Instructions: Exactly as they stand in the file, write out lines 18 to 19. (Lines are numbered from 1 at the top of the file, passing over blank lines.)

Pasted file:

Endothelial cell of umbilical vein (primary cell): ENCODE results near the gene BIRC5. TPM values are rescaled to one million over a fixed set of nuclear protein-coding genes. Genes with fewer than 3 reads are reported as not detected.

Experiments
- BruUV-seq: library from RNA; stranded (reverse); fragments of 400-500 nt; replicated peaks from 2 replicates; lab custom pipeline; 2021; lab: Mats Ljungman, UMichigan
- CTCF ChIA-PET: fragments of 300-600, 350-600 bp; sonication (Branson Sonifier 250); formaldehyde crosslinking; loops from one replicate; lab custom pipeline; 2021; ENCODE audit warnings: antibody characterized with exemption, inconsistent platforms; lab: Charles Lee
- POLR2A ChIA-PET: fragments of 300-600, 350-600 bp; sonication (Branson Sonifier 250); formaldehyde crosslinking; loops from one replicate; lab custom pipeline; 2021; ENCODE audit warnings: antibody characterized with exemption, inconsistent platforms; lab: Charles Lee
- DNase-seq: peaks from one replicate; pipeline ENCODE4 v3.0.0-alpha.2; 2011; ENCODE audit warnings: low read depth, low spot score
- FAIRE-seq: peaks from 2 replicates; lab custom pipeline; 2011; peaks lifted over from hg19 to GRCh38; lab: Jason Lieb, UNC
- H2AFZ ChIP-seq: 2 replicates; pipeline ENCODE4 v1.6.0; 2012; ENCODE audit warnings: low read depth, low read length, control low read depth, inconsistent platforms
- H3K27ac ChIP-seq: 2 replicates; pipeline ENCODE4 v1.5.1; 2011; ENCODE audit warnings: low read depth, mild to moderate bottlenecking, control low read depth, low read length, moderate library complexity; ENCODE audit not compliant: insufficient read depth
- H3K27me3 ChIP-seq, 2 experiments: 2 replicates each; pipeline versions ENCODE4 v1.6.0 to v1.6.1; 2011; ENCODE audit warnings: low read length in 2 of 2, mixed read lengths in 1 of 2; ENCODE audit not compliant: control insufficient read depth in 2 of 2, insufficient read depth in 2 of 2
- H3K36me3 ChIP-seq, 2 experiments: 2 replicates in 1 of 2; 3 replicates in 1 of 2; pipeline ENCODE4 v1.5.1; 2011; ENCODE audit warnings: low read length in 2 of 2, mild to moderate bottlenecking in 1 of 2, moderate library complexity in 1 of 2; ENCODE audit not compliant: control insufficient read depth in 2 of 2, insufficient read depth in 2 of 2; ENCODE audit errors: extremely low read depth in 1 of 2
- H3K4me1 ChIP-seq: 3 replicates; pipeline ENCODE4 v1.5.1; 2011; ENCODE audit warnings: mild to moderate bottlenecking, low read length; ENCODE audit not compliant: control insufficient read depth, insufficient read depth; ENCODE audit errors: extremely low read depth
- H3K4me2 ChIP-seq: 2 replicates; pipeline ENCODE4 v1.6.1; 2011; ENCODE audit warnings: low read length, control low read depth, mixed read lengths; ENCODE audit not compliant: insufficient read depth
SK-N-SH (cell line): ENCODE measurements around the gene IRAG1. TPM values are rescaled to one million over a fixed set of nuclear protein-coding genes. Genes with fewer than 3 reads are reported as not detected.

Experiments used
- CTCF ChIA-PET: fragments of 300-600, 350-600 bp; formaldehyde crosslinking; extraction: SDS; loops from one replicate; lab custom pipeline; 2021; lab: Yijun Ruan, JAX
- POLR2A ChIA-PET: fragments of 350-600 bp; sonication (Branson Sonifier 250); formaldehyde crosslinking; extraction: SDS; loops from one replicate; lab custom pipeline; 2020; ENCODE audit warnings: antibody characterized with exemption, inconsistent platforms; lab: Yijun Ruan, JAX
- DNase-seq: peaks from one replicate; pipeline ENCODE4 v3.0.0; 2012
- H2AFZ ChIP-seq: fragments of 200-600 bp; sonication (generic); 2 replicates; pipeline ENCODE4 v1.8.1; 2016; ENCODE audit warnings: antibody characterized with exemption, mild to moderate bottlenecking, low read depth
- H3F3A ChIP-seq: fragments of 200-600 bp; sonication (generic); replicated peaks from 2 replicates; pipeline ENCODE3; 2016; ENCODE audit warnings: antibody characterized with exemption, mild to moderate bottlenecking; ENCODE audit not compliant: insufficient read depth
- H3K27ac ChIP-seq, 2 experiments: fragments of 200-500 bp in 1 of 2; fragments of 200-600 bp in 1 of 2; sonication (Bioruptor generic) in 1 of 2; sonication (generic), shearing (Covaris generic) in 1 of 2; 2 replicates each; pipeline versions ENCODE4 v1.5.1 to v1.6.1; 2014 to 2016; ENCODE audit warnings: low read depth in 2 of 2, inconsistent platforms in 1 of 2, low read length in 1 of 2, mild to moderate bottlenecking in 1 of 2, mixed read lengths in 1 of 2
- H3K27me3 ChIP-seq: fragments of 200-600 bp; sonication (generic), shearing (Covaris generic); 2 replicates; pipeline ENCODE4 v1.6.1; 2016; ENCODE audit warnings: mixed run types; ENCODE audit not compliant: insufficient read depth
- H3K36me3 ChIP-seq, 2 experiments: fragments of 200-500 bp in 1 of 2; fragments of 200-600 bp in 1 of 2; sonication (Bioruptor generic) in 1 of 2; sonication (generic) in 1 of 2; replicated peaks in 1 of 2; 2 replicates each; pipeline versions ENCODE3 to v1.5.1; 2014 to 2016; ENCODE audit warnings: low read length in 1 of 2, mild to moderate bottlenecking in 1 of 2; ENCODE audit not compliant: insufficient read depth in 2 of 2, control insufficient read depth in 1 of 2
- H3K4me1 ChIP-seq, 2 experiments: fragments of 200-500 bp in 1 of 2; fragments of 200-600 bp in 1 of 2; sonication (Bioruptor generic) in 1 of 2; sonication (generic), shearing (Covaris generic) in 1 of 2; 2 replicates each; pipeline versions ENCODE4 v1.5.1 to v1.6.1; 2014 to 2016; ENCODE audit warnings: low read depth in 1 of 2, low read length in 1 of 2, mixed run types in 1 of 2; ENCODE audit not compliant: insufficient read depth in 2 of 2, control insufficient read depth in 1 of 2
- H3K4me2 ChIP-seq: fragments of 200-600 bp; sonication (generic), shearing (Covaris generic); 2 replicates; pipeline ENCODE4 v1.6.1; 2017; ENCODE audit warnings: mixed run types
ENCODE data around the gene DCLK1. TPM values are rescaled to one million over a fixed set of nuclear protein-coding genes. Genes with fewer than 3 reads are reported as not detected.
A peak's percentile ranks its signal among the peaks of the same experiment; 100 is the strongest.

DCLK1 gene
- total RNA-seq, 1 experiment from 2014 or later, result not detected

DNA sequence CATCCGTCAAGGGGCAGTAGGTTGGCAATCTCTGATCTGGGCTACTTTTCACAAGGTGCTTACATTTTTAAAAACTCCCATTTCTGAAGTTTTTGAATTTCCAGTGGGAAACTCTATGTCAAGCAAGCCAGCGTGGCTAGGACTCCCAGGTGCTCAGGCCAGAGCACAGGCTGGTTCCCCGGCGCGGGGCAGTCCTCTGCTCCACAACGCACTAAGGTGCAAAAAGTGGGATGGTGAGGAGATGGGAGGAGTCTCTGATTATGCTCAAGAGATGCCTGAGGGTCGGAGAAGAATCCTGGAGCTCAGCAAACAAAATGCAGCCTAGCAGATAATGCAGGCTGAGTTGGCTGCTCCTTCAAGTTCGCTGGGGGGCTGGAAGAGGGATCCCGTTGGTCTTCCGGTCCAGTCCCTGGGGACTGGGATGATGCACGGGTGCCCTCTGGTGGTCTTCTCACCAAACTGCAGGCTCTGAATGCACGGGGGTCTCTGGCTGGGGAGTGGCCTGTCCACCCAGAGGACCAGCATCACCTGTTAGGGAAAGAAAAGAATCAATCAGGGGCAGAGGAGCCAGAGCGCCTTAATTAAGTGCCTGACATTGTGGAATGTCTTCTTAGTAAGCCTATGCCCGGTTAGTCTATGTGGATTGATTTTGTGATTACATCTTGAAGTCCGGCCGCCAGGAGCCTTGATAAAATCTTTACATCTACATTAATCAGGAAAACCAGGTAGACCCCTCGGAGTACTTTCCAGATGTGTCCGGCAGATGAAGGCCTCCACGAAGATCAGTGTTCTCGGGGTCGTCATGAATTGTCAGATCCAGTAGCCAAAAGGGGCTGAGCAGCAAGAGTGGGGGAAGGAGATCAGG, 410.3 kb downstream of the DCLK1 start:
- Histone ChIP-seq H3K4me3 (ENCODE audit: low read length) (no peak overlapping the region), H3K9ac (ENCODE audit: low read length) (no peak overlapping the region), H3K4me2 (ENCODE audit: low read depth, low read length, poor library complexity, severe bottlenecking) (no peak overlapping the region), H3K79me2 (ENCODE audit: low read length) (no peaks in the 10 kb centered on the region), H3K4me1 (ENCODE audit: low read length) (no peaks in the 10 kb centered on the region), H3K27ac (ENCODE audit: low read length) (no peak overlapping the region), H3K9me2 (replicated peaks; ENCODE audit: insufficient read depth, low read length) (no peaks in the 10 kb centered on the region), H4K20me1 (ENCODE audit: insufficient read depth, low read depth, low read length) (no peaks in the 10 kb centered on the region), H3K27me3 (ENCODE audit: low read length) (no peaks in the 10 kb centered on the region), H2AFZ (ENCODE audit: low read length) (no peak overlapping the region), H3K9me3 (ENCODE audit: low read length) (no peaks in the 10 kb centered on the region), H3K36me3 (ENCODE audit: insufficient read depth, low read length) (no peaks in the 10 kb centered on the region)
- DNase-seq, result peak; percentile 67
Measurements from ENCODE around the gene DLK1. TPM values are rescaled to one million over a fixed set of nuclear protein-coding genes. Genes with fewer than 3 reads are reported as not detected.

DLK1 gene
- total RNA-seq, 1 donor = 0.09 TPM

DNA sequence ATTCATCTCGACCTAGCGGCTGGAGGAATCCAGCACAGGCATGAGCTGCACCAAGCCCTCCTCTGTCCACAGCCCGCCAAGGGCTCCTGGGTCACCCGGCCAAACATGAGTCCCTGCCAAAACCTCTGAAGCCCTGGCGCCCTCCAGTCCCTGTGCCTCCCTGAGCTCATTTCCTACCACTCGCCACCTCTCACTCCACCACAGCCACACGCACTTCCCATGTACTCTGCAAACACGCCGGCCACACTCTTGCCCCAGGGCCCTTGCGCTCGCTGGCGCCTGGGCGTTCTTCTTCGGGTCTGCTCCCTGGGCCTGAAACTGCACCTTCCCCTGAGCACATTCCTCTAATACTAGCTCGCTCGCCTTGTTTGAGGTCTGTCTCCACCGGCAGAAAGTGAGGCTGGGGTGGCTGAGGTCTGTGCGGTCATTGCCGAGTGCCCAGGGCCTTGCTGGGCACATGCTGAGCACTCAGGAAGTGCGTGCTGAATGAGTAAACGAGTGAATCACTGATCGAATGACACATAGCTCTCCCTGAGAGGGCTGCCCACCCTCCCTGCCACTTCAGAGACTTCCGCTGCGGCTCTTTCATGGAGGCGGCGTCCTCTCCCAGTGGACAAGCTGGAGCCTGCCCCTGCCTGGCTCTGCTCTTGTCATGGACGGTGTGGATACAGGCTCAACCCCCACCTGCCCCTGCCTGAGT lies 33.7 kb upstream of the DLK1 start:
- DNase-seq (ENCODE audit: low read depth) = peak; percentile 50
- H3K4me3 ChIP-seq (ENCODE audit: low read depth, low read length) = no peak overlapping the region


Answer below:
- DNase-seq: peaks from one replicate; pipeline ENCODE4 v3.0.0; 2012
- H2AFZ ChIP-seq: fragments of 200-600 bp; sonication (generic); 2 replicates; pipeline ENCODE4 v1.8.1; 2016; ENCODE audit warnings: antibody characterized with exemption, mild to moderate bottlenecking, low read depth